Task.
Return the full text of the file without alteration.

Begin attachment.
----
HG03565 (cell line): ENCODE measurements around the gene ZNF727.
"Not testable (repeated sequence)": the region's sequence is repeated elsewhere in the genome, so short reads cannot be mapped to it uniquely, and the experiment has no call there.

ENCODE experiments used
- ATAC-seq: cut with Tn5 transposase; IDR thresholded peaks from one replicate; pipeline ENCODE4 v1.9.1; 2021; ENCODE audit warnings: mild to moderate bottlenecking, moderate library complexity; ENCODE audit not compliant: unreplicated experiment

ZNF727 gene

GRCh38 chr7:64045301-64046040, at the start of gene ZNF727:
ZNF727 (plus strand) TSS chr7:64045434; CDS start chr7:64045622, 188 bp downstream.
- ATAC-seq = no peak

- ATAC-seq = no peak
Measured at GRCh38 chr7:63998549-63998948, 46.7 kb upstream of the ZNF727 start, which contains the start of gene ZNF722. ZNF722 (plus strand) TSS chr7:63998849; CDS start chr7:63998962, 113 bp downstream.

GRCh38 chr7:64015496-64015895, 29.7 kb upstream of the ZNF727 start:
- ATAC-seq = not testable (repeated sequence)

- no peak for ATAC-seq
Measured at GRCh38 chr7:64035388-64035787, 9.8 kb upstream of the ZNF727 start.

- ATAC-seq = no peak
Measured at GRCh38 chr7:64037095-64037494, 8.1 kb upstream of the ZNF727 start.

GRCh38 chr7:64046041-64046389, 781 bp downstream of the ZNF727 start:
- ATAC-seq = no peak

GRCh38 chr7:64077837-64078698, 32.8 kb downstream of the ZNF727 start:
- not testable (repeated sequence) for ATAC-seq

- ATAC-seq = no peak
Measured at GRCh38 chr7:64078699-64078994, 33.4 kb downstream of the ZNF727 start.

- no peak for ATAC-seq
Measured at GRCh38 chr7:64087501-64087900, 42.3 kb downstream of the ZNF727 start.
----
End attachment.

HG03565 (cell line): ENCODE measurements around the gene ZNF727.
"Not testable (repeated sequence)": the region's sequence is repeated elsewhere in the genome, so short reads cannot be mapped to it uniquely, and the experiment has no call there.

ENCODE experiments used
- ATAC-seq: cut with Tn5 transposase; IDR thresholded peaks from one replicate; pipeline ENCODE4 v1.9.1; 2021; ENCODE audit warnings: mild to moderate bottlenecking, moderate library complexity; ENCODE audit not compliant: unreplicated experiment

ZNF727 gene

GRCh38 chr7:64045301-64046040, at the start of gene ZNF727:
ZNF727 (plus strand) TSS chr7:64045434; CDS start chr7:64045622, 188 bp downstream.
- ATAC-seq = no peak

- ATAC-seq = no peak
Measured at GRCh38 chr7:63998549-63998948, 46.7 kb upstream of the ZNF727 start, which contains the start of gene ZNF722. ZNF722 (plus strand) TSS chr7:63998849; CDS start chr7:63998962, 113 bp downstream.

GRCh38 chr7:64015496-64015895, 29.7 kb upstream of the ZNF727 start:
- ATAC-seq = not testable (repeated sequence)

- no peak for ATAC-seq
Measured at GRCh38 chr7:64035388-64035787, 9.8 kb upstream of the ZNF727 start.

- ATAC-seq = no peak
Measured at GRCh38 chr7:64037095-64037494, 8.1 kb upstream of the ZNF727 start.

GRCh38 chr7:64046041-64046389, 781 bp downstream of the ZNF727 start:
- ATAC-seq = no peak

GRCh38 chr7:64077837-64078698, 32.8 kb downstream of the ZNF727 start:
- not testable (repeated sequence) for ATAC-seq

- ATAC-seq = no peak
Measured at GRCh38 chr7:64078699-64078994, 33.4 kb downstream of the ZNF727 start.

- no peak for ATAC-seq
Measured at GRCh38 chr7:64087501-64087900, 42.3 kb downstream of the ZNF727 start.